Is mode of delivery associated with the risk of necrotizing enterocolitis?

Moeun Son*, William A. Grobman, Emily S. Miller

*Corresponding author for this work

Research output: Contribution to journalArticle

6 Scopus citations


Background The pathogenesis of necrotizing enterocolitis remains poorly understood. Different newborn bacterial colonization due to cesarean delivery as opposed to vaginal delivery has been implicated as one potential contributing factor. Objective We sought to determine whether mode of delivery is associated with the risk of necrotizing enterocolitis in neonates of women who were at imminent risk of delivery <32 weeks’ gestational age. Study Design This is a secondary analysis of data from a randomized controlled trial of magnesium sulfate for the prevention of cerebral palsy. The parent trial included women with pregnancies at 24 to 31 6/7 weeks of gestation who were considered at imminent risk for preterm delivery. Women with a viable singleton gestation and data available on mode of delivery and development of necrotizing enterocolitis were included. Neonates delivered by vaginal delivery were compared to those delivered by cesarean delivery in bivariable analyses. Multivariable analysis was used to adjust for potential confounders. Results A total of 2012 mother-neonate pairs were analyzed. Of these, 731 (36%) women delivered by cesarean delivery and 170 neonates (8.4%) developed necrotizing enterocolitis. In bivariable analyses, women who delivered by cesarean delivery were older (27 [interquartile range, 22-32] vs 24 [interquartile range, 20-29] years, P <.001) and had a higher frequency of chorioamnionitis (14.0% vs 10.5%, P =.021) compared to those who delivered vaginally. Neonates delivered by cesarean delivery were more premature (29.3 [interquartile range, 27.1-31.4] vs 30.3 [interquartile range, 27.9-31.9] weeks, P <.001), were smaller (1266 [interquartile range, 920-1643] vs 1465 [interquartile range, 1067-1850] g, P <.001), were more likely to be small for gestational age (4.4% vs 1.9%, P =.001), and had a higher frequency of proven sepsis (20.1% vs 14.7%, P =.002) compared to those who delivered vaginally. Rates of necrotizing enterocolitis (8.1% vs 8.7%, P = .65) and stage 2 or 3 necrotizing enterocolitis (4.4% vs 4.7%, P = .75) did not differ by mode of delivery. After adjusting for potential confounders, cesarean delivery continued to have no association with the frequency of necrotizing enterocolitis (adjusted odds ratio, 0.74; 95% confidence interval, 0.52–1.04) or stage 2 or 3 necrotizing enterocolitis (adjusted odds ratio, 0.73; 95% confidence interval, 0.46–1.16). This study was powered to detect a minimum relative risk of 1.5 for necrotizing enterocolitis associated with mode of delivery. Conclusion Mode of delivery was not significantly associated with necrotizing enterocolitis in neonates born to a cohort of women who were considered at imminent risk of extreme preterm delivery.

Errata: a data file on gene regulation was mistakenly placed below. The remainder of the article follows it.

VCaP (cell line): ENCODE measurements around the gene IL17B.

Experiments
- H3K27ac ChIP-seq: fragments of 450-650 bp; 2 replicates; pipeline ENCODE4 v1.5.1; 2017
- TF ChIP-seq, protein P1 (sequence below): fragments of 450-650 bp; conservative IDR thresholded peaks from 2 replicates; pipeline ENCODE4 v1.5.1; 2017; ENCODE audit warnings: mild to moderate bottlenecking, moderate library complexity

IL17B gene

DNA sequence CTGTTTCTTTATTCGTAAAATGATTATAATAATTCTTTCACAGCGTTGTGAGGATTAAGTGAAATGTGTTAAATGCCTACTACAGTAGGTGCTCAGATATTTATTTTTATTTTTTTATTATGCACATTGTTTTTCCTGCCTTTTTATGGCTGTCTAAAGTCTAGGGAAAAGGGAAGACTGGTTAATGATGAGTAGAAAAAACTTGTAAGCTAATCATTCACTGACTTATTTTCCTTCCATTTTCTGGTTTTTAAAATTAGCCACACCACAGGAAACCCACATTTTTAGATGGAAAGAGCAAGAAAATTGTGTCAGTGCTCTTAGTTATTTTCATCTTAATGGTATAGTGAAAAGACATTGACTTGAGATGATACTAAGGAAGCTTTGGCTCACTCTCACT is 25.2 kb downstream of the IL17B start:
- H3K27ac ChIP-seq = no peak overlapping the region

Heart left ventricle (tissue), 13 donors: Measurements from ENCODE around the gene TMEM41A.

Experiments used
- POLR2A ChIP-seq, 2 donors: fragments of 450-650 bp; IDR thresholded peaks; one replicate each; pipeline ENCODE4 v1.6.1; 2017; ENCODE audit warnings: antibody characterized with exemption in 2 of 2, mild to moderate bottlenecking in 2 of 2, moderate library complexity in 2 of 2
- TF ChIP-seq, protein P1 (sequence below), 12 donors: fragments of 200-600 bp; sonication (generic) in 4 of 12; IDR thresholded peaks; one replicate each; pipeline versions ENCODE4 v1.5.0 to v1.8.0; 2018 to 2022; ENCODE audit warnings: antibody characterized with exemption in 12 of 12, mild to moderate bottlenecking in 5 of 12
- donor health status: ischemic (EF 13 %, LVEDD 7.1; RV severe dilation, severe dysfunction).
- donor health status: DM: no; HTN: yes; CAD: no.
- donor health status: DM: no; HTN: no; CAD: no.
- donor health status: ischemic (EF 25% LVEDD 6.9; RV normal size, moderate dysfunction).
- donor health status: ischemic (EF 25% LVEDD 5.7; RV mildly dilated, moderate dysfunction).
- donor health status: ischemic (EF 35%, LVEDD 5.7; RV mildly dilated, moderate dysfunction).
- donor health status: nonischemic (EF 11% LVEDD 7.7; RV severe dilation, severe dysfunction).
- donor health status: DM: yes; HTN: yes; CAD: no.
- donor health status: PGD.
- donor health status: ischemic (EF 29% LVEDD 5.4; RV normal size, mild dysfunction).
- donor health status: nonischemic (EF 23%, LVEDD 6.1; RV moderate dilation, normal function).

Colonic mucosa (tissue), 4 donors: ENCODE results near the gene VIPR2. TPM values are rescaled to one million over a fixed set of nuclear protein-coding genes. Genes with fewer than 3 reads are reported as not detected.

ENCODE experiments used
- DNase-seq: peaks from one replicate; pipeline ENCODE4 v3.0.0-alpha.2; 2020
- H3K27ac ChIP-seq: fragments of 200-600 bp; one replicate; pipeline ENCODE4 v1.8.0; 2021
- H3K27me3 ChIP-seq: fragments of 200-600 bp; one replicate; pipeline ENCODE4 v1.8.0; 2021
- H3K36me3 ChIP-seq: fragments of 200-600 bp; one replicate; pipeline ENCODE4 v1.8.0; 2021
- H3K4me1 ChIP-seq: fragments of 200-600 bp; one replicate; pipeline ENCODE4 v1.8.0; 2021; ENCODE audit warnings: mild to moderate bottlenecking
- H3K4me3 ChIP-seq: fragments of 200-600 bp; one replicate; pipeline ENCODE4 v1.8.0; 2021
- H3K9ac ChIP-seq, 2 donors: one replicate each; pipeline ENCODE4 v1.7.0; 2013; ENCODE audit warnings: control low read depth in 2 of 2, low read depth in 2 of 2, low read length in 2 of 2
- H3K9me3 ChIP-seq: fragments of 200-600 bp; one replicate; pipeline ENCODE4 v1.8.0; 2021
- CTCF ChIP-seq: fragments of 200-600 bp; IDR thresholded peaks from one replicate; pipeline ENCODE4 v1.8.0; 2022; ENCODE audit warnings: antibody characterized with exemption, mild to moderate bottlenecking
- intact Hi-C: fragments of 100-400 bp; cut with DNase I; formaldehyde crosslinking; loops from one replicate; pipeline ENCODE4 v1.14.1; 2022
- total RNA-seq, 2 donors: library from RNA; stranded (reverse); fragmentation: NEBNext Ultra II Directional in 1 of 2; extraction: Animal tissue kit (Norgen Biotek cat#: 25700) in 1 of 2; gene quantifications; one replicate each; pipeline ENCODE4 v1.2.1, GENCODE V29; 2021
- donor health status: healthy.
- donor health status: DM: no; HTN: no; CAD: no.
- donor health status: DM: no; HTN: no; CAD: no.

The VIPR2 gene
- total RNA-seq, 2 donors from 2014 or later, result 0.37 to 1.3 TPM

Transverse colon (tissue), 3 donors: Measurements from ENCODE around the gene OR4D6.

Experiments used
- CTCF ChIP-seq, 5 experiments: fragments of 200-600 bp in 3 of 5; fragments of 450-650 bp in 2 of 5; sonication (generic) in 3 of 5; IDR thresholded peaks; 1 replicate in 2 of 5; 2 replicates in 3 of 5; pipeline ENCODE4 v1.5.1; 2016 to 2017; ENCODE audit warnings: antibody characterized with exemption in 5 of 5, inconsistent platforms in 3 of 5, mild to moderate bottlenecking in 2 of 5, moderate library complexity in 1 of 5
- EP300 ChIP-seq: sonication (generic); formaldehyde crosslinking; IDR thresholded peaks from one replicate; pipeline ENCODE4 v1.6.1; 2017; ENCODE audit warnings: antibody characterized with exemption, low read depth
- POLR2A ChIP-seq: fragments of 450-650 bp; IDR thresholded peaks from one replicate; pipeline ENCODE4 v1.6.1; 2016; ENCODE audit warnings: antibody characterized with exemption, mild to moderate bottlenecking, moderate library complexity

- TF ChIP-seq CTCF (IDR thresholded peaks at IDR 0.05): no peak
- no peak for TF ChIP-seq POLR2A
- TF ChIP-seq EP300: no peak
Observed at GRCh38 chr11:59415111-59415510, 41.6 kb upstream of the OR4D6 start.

Original languageEnglish (US)
Pages (from-to)389.e1-389.e4
JournalAmerican journal of obstetrics and gynecology
Issue number3
StatePublished - Sep 1 2016



  • cesarean
  • microbial colonization
  • mode of delivery
  • necrotizing enterocolitis

ASJC Scopus subject areas

  • Obstetrics and Gynecology

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